Surveillance staff reported that certifying and monitoring laboratory data was tedious and cumbersome. Without the consistent urging and encouragement by the NYC DOHMH staff for laboratory staff to communicate and collaborate with their information technology department, test results would frequently be coded incorrectly. Even after laboratories were certified, NYC DOHMH informatics and surveillance staff had to continually monitor data for quality-assurance purposes. Although complicated, quality assurance was a process that had not been easily conducted using paper reports. Furthermore, automated electronic analyses of the quantity of laboratory reports were implemented to flag any erratic deviations from the expected number of reports, which created new tasks for health department staff and new communication needs with the laboratories.

Prioritizing Laboratory Certification for Certain Diseases

The health department staff recognized that the primary benefits of ELR were improved timeliness and automatic data upload (when possible within existing work-flows), thereby eliminating substantial data entry needs. In 2005, 65% of the 43 568 hepatitis C cases and 52% of the 35 814 chlamydia cases were entered into the health department surveillance databases through electronic reporting, which equated to 47204 reports that staff would have otherwise had to hand enter. As a result, more staff resources could be dedicated to conducting field work, which was especially important for diseases when the immediate treatment of the patients and prophylaxis of their contacts could prevent further sequelae and transmission. Thus, the surveillance programs identified high-volume diseases (e.g., hepatitis B, hepatitis C, and chlamydia) and time-sensitive diseases requiring field follow-up (e.g., hepatitis A and syphilis) as priority targets for ECLRS certification.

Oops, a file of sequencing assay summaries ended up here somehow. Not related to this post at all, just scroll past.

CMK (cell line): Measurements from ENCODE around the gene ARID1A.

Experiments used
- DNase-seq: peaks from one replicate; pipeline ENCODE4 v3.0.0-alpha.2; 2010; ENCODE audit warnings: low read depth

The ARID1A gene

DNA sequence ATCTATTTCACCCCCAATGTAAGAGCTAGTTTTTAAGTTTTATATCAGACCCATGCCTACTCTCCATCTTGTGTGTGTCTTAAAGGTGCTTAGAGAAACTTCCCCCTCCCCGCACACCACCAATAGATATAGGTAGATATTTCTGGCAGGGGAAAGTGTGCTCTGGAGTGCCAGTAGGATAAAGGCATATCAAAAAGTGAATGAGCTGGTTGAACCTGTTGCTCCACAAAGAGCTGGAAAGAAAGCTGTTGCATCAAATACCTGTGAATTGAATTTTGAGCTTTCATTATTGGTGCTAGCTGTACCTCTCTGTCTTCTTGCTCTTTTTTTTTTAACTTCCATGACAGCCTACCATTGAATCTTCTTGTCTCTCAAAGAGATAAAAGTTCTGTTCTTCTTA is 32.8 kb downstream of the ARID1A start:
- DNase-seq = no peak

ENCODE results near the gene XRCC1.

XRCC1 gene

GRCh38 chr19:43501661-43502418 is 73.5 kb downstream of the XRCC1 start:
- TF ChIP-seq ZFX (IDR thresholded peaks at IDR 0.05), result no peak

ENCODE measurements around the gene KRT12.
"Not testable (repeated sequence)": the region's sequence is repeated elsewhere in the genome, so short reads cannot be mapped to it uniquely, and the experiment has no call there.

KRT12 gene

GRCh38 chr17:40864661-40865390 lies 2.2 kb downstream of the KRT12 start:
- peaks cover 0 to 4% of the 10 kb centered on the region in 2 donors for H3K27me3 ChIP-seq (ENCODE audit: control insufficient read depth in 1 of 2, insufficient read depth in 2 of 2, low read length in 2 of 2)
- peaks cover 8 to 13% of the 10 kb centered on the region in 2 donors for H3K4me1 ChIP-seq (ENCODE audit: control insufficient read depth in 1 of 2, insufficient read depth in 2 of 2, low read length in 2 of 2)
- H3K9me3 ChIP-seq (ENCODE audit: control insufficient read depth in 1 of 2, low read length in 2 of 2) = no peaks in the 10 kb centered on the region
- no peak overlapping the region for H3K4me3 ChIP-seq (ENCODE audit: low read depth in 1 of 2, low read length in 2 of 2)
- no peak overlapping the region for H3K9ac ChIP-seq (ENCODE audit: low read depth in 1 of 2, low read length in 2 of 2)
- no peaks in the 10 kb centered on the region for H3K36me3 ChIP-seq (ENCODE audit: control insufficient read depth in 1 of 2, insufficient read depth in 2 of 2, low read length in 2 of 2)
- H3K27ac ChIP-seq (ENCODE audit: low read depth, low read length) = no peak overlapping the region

Limitations of Electronic Reporting